Despite limited and conflicting evidence for the efficacy of newly developed robotic technology for laparoscopic prostatectomy, this technology is spreading rapidly. Because the newer technology is more costly, reasons for this rapid adoption are unclear. The authors of this report sought to determine whether hospital acquisition of robotic technology was associated with volume of prostate cancer surgery.
The inpatient dataset of claims records from 2002 to 2008 and the acquisition dates of robotic technology were used to examine the rates of prostatectomy in Wisconsin hospitals. In analyses that accounted for hospital and referral region characteristics, changes in hospital prostatectomy volume were examined for their association with technology acquisition. Overall trends in the rate of prostatectomy also were examined over the study period.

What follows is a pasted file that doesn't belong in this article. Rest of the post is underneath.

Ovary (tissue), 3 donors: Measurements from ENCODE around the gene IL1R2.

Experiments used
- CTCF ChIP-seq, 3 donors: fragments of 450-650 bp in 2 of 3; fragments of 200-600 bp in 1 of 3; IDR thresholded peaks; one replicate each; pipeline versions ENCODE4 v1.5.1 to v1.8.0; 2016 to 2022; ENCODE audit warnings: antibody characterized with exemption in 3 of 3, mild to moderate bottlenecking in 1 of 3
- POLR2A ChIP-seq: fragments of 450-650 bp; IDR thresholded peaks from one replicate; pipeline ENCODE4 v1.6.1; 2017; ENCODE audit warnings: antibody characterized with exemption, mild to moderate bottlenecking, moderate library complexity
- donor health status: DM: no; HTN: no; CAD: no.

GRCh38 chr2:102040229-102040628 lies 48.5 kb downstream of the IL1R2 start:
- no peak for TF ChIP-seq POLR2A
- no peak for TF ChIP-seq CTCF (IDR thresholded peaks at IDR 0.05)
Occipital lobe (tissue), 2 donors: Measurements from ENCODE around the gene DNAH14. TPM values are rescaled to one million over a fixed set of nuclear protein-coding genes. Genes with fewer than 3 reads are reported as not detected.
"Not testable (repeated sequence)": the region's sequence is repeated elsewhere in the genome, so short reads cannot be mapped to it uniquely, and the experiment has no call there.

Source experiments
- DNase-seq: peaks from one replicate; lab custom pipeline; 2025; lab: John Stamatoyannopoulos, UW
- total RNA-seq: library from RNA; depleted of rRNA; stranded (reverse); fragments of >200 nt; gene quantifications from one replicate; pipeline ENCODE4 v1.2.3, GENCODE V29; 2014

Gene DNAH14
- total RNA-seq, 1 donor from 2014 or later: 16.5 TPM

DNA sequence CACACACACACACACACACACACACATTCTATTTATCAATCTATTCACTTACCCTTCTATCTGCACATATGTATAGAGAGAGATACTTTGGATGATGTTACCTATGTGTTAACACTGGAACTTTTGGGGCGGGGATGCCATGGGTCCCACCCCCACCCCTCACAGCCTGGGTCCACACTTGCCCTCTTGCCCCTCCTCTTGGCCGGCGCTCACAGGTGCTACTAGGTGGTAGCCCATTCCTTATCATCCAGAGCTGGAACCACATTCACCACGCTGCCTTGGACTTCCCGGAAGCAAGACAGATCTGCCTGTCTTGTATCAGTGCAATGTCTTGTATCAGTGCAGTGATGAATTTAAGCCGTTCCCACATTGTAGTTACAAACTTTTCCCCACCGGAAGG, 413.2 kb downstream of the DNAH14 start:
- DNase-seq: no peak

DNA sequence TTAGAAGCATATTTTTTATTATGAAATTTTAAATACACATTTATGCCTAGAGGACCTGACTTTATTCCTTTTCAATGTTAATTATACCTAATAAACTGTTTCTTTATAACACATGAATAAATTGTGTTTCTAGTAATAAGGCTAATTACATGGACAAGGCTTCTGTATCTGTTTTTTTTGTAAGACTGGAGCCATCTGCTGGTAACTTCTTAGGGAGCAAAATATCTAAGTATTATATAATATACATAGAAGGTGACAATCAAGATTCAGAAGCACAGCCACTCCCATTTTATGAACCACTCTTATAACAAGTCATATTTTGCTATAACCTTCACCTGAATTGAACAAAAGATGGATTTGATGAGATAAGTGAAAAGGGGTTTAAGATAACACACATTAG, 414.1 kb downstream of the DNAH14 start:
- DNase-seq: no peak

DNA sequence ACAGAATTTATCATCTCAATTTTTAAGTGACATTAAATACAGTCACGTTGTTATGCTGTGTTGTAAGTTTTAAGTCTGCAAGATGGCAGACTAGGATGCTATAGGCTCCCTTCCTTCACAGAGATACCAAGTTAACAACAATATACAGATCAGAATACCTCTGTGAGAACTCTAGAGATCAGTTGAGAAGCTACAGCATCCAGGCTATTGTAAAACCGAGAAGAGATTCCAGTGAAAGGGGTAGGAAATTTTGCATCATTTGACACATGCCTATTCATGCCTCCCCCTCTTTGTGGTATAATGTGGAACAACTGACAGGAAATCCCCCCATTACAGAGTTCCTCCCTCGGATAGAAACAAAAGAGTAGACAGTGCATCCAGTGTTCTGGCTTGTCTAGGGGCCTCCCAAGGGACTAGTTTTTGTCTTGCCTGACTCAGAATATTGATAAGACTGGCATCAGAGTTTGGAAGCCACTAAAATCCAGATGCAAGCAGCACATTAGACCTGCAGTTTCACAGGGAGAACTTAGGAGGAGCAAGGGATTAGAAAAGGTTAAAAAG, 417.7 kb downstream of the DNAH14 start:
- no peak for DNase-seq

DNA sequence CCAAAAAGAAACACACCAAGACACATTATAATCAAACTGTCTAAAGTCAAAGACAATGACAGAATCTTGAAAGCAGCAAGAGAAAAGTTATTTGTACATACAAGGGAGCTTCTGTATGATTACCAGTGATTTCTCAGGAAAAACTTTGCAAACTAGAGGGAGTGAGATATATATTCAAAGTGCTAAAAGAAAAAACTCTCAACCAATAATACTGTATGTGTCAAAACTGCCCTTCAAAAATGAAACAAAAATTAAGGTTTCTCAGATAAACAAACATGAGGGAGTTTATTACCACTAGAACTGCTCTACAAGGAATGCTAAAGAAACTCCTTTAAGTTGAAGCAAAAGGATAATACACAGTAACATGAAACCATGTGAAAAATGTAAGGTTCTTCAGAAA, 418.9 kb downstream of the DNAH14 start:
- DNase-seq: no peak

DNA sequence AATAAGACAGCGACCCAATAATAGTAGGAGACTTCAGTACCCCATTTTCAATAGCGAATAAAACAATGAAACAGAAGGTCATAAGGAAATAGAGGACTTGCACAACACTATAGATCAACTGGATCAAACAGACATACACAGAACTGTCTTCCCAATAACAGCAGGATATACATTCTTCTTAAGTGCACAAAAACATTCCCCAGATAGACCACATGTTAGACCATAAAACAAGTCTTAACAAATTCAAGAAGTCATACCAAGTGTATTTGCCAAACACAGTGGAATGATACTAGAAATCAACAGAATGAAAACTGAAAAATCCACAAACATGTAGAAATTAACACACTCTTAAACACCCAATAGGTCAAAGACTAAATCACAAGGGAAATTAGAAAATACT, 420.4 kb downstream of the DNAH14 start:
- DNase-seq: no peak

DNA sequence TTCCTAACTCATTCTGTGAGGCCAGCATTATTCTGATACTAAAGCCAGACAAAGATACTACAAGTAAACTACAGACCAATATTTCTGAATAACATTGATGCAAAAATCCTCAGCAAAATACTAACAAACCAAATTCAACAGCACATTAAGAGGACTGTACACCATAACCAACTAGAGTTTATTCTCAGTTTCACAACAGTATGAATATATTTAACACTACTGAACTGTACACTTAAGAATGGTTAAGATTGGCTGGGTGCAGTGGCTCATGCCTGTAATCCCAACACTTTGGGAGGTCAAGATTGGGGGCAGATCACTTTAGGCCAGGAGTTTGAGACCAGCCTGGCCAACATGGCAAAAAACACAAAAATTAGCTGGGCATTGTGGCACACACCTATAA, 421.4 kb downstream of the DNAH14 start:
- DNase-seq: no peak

In total, 10,021 prostatectomies were performed in 52 hospitals in Wisconsin's 8 health referral regions during the study period. The mean quarterly prostatectomy volume in hospitals that did not acquire the technology was 4.5 in 2002 and 3.1 in 2007/2008. In contrast, the mean quarterly prostatectomy volume in hospitals that went on to acquire robotic technology was 16.5 in 2002 and 24.8 in 2007/2008. In adjusted models, the acquisition of a robot was associated with a 114% annual increase (95% confidence interval, 62%-177% annual increase) in hospital prostatectomy volume. The average Wisconsin hospital prostatectomy volume was unchanged during 2002 through 2006 but increased by 25.6% in 2007.
Robotic technology acquisition occurred rapidly in Wisconsin hospitals, and hospitals that acquired a robot had large increases in prostatectomy volume. Cancer 2011;. © 2011 American Cancer Society.